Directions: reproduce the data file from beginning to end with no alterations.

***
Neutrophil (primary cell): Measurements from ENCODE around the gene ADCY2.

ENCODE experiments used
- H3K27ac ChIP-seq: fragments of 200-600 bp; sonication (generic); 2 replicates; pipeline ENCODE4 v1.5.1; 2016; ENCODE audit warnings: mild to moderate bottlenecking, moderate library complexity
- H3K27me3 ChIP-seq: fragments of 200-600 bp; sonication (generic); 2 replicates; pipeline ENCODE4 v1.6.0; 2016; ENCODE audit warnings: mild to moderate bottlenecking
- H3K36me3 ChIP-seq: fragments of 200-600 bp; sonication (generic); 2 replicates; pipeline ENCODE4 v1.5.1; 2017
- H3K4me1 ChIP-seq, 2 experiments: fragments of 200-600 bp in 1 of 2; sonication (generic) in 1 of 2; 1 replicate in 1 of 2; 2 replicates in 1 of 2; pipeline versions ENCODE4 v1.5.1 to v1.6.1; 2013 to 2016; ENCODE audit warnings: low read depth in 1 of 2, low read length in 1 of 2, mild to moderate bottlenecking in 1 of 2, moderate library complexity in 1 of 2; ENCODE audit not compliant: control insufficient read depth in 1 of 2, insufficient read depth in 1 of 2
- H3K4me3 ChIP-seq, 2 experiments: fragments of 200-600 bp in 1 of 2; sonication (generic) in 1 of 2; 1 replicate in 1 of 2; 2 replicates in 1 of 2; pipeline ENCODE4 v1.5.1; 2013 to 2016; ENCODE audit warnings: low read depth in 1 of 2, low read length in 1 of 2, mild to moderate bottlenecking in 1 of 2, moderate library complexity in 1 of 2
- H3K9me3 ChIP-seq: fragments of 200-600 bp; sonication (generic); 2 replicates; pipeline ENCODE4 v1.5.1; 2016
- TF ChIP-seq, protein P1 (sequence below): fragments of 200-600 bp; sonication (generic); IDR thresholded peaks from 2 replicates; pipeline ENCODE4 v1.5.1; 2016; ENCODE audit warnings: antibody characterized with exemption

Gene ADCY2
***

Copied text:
Neutrophil (primary cell): Measurements from ENCODE around the gene ADCY2.

ENCODE experiments used
- H3K27ac ChIP-seq: fragments of 200-600 bp; sonication (generic); 2 replicates; pipeline ENCODE4 v1.5.1; 2016; ENCODE audit warnings: mild to moderate bottlenecking, moderate library complexity
- H3K27me3 ChIP-seq: fragments of 200-600 bp; sonication (generic); 2 replicates; pipeline ENCODE4 v1.6.0; 2016; ENCODE audit warnings: mild to moderate bottlenecking
- H3K36me3 ChIP-seq: fragments of 200-600 bp; sonication (generic); 2 replicates; pipeline ENCODE4 v1.5.1; 2017
- H3K4me1 ChIP-seq, 2 experiments: fragments of 200-600 bp in 1 of 2; sonication (generic) in 1 of 2; 1 replicate in 1 of 2; 2 replicates in 1 of 2; pipeline versions ENCODE4 v1.5.1 to v1.6.1; 2013 to 2016; ENCODE audit warnings: low read depth in 1 of 2, low read length in 1 of 2, mild to moderate bottlenecking in 1 of 2, moderate library complexity in 1 of 2; ENCODE audit not compliant: control insufficient read depth in 1 of 2, insufficient read depth in 1 of 2
- H3K4me3 ChIP-seq, 2 experiments: fragments of 200-600 bp in 1 of 2; sonication (generic) in 1 of 2; 1 replicate in 1 of 2; 2 replicates in 1 of 2; pipeline ENCODE4 v1.5.1; 2013 to 2016; ENCODE audit warnings: low read depth in 1 of 2, low read length in 1 of 2, mild to moderate bottlenecking in 1 of 2, moderate library complexity in 1 of 2
- H3K9me3 ChIP-seq: fragments of 200-600 bp; sonication (generic); 2 replicates; pipeline ENCODE4 v1.5.1; 2016
- TF ChIP-seq, protein P1 (sequence below): fragments of 200-600 bp; sonication (generic); IDR thresholded peaks from 2 replicates; pipeline ENCODE4 v1.5.1; 2016; ENCODE audit warnings: antibody characterized with exemption

Gene ADCY2